HARVEY KORMAN AND BOB THOMPSON
SERVE AS HONORARY CHAIRMEN OF CAPITAL CAMPAIGN
June 26, 2005. Fish Creek, Wisconsin. Harvey Korman and Bob Thompson have agreed to serve as honorary chairmen of Peninsula Players’ capital campaign, “Protecting the Past, Insuring the Future.” Korman, a fixture of television’s Carol Burnett Show, worked as an actor and director at Peninsula Players during three of its early seasons. Thompson, a local favorite since 1938, has appeared on the Players’ stage hundreds of times in the past 67 years.
“Peninsula Players is unlike most theaters,” Korman said. “The natural beauty and peaceful environment encourage study and contemplation, which allows performers to focus on honing their skills and reaching their full potential as actors and human beings. It is imperative that this be preserved for future generations of artists and audiences to enjoy.”
Korman was born and raised in Chicago, Illinois where he first started performing as a character actor. He graduated from the Goodman School of Drama, and then moved to New York to work winters while returning to the Midwest to work in summer stock theaters.
In 1950, Korman first appeared at Peninsula Players in productions of “Harvey,” “Born Yesterday,” “The Torch Bearers,” and “Present Laughter.” In 1957, Korman returned to the Players stage with performances in “Teahouse of the August Moon,” “Inherit the Wind,” “Bell, Book, and Candle,” “Janus,” and “Roomful of Roses.” The following year, Korman appeared in the hit “See How They Run” and made his directing debut at the Players with “Separate Tables.” During his time at the Theatre in a Garden he worked with and befriended many Players’ favorites including William Munchow, Leo Lucker, Maggy Magerstadt, Jeanne Bolan, and Players’ founder, Caroline Fisher.
As his career grew, Korman landed a part on The Danny Kaye Show which in turn led to his being cast on The Carol Burnett Show. Korman spent 10 years with Carol Burnett, winning a Golden Globe award, and establishing himself as an acknowledged master of sketch comedy. Korman has gone on to do more sketch comedy on The Tim Conway Show, appeared in various movies including Mel Brooks’ Blazing Saddles and History of the World, and won three emmy awards.
Korman now lives in Los Angeles and works primarily in the film industry, but he remembers his time in Door County fondly and is pleased to be helping Peninsula Players as it moves forward with plans to renovate.
“The summers I spent at Peninsula Players provided me with acting opportunities I would not have had otherwise as a young artist living in New York. The friendships and memories I made were invaluable,” said Korman. “Peninsula Players is such a unique theatre in a beautiful setting and it’s remarkable that it hasn’t changed at all over the years. While the buildings are now desperately in need of replacement, I have no doubt the spirit of the Players will always remain the same.”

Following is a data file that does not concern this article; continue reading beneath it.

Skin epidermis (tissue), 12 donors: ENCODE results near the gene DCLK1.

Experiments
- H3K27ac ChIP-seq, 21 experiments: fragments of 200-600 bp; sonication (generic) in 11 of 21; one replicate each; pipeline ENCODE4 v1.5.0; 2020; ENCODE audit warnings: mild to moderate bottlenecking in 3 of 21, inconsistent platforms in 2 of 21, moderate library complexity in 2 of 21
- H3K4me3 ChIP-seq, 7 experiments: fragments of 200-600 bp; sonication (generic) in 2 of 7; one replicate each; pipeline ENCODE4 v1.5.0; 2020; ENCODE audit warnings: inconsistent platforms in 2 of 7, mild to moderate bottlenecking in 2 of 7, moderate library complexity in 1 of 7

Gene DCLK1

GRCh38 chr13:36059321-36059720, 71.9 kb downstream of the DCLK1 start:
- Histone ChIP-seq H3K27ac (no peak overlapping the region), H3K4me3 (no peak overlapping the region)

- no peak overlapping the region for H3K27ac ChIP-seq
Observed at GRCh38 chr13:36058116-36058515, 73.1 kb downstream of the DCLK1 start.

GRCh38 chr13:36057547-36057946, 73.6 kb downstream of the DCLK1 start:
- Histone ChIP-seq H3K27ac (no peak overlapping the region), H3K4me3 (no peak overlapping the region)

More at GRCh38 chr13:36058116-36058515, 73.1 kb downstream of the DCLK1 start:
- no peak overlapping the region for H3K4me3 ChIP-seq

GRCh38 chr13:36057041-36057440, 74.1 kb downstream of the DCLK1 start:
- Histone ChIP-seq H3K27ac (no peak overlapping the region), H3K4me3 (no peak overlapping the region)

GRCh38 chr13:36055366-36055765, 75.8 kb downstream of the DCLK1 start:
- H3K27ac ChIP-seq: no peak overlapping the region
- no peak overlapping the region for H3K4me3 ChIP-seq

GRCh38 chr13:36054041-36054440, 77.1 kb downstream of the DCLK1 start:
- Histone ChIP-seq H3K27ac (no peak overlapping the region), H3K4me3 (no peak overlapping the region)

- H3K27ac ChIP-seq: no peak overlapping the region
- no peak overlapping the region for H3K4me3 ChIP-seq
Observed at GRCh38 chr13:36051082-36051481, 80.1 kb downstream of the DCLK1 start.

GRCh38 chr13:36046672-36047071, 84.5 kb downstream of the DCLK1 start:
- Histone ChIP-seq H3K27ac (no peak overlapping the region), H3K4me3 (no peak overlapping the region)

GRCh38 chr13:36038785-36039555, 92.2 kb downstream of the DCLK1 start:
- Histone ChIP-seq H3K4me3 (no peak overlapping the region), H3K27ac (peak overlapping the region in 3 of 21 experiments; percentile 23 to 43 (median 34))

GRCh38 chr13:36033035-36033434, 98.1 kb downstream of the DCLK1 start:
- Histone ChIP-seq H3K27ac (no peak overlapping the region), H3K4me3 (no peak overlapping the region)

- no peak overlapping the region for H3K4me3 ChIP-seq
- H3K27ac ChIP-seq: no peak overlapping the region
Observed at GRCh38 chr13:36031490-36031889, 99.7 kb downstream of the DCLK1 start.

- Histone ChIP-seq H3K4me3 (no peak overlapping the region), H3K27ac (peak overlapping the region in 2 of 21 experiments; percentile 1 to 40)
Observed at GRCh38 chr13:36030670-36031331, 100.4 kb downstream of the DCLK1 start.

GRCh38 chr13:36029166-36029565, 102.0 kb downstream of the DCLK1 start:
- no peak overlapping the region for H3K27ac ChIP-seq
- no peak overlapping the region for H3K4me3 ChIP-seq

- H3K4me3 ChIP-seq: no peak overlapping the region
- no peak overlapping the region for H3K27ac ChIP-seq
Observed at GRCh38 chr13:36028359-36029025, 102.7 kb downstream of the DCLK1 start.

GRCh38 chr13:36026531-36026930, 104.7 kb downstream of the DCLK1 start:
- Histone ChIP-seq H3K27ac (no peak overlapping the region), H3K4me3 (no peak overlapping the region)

Bob Thompson, who has been with the Players as an actor or director since 1938, is equally excited to be involved in this momentous time in Peninsula Players’ history.
“Few places are as enchanting as the theater of the Peninsula Players,” Thompson said. “For the past 67 summers, I have always returned to the Players like some homing pigeon to its roost. The Players has been one of the greatest joys of my life! I’m thrilled to be able to help preserve it for others to enjoy as well.”
Thompson first worked at Peninsula Players in 1938 and 1939 while still a student at the Goodman Theatre School. In the Spring of 1953, after serving in the Air Force during World War II and landing a job as a full-time professor of theatre at Rosary College in River Forest, Illinois, Thompson returned to the Players at Caroline Fisher’s request. Later, Thompson performed on Broadway and then returned to Peninsula Players in 1976. Since then, he has appeared on the Players’ stage nearly every year and has created hundreds of roles there.
“I have had the opportunity to play a wide variety of roles at the Players,” Thompson said. “Among them, my favorites include leads in ‘On Golden Pond,’ ‘Da,’ ‘Angel Street,’ ‘Funny Money,’ ‘You Can’t Take it With You,’ ‘Crazy for You,’ ‘It Runs in the Family,’ and ‘The Cherry Orchard.’ ”
In addition to making a name for himself in Door County, Bob Thompson is a three-time winner of Chicago’s coveted Joseph Jefferson Award for Acting. He has performed in New York, Chicago, San Diego, Houston and elsewhere throughout the United States pursuing a long and vibrant acting and directing career.
Peninsula Players’ $6.2 million “Protecting the Past, Insuring the Future” campaign will replace the stagehouse, audience pavilion, scene shop and canteen. Both Korman and Thompson are confident their involvement in the Players’ campaign will give them the opportunity to witness a new era in the life of Peninsula Players Theatre.